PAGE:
Syrian opposition leader takes vacant seat

Arab League’s move at summit angers regime

Several mortars caused damage and reportedly killed three people and wounded dozens in Damascus Tuesday. It was not known who fired the shells.
Several mortars caused damage and reportedly killed three people and wounded dozens in Damascus Tuesday. It was not known who fired the shells.

DUBAI, United Arab Emirates — To the outrage of Syria’s embattled government, the opposition coalition leader formally took its vacant seat at an Arab League summit meeting on Tuesday and immediately requested broader recognition, including from the United Nations, as part of an effort to further ostracize President Bashar Assad.

The decision to grant the Arab League seat to the Syrian opposition coalition, recommended by the Arab League’s foreign ministers at a meeting earlier this month, was considered a symbolic but important milestone in the two-year-old Syrian conflict. The Arab League suspended Syria’s membership in November 2011 in reaction to Assad’s repression of political protests, which have evolved into a civil war that has left 70,000 people dead and millions displaced.

“Syrian people alone should determine who rules the country,” the leader of the opposition delegation, Moaz al-Khatib, said in a speech at the Arab League summit meeting in Doha, Qatar, after the host, Sheik Hamad bin Khalifa al-Thani, the emir of Qatar, formally invited him to take the seat as other ministers applauded. Khatib called the Arab League’s decision “part of the restoration of legitimacy that the people of Syria have long been robbed of.”


Before Khatib took his seat, Assad’s government reacted harshly in anticipation.

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“Shame on you, Arab brothers,” said the pro-Assad newspaper Tishreen in Damascus, according to a translation by Agence France-Presse. The newspaper denounced what it called “this theft that the sheikdom of Qatar and other collaborator, treacherous, backward Arab regimes have committed.”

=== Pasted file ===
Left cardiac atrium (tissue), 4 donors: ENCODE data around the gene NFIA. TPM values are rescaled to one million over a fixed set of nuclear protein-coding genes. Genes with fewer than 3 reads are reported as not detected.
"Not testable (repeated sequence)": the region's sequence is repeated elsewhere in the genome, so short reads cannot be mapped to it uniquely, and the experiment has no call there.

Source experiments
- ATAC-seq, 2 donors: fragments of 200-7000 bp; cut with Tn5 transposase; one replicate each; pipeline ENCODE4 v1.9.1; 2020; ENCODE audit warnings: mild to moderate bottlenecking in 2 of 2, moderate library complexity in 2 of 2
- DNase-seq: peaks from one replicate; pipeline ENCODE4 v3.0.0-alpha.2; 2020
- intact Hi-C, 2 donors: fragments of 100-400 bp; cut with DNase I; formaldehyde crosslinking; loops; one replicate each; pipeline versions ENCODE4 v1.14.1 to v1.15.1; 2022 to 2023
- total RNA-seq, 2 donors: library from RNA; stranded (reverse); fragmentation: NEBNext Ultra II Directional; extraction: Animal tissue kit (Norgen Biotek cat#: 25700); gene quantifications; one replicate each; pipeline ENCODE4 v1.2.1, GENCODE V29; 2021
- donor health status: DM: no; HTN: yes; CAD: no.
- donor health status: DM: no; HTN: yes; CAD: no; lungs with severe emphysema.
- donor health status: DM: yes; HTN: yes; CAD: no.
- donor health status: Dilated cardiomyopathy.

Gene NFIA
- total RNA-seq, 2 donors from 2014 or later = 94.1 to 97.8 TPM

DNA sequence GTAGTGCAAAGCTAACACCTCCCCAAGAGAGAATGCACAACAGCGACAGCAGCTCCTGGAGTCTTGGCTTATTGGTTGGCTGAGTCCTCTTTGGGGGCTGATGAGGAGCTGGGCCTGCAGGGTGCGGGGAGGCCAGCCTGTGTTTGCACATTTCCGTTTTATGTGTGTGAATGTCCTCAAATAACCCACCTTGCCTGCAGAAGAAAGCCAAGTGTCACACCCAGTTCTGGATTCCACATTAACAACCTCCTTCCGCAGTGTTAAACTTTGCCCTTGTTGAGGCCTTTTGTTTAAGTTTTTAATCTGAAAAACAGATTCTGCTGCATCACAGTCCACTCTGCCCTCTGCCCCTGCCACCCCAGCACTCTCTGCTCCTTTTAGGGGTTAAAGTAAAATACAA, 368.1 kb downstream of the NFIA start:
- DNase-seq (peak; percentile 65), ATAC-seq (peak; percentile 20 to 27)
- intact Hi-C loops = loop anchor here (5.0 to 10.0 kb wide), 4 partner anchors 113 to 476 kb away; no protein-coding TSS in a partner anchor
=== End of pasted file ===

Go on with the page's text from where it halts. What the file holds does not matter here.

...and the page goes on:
Khatib was accompanied to the summit meeting by other prominent opposition figures, including Ghassan Hitto, a naturalized US citizen who was elected as the coalition’s interim prime minister last week. Images broadcast from the meeting showed the opposition’s green and black flag with four red stars placed to Khatib’s right, replacing the Syrian government’s red, white, and black flag with two green stars.

The moment of triumph for Khatib and Hitto overshadowed, for the moment, the fractiousness that has troubled the opposition coalition. Khatib announced his resignation a few days ago out of frustration at what he called insufficient help from foreign powers, though that decision did not appear ­final. The selection of Hitto was made in a sharply divided vote.

Using the Arab League as a new perch of legitimacy, Khatib said the opposition wanted “the seat of Syria at the United Nations.”


Khatib also told the ministers that he asked NATO to extend its Patriot missile-defense protections deployed in southern Turkey to include a section of rebel-held territory in northern Syria, where opposition forces remain vulnerable to Syrian Air Force attacks. But there was no indication that NATO would comply, which would amount to a partial no-fly zone imposed on Syrian airspace.

Turkey, a NATO member that supports Syria’s insurgency, had requested the Patriot defenses to deter the threat of Syrian airstrikes on its territory.

At the UN, Ban Ki-moon, the secretary general, appointed Ake Sellstrom, a Swedish scientist, to investigate allegations that chemical weapons were used last week.

Sellstrom has previous experience in the region, having been the chief inspector of the UN team that worked to find and dismantle Iraq’s chemical and biological weapons programs in the 1990s.

He returned to Iraq in 2002 to work with UNMOVIC, the UN team that found no solid evidence that Saddam Hussein had resurrected the program to build banned arms before the March 2003 invasion.


A dispute within the UN Security Council on the chemical weapons issue remains unresolved — Russia wants investigators to examine only allegations by each side that the other used chemical weapons in Aleppo on March 19. Britain, France, and the United States want other allegations of chemical weapons use in Damascus and Homs to be included.

No timetable or formal mandate for the investigation team has been announced. The UN Security Council also reviewed the deployment of an observer force in the Golan Heights, ­after the brief abduction of 21 Philippine soldiers by Syrian rebels.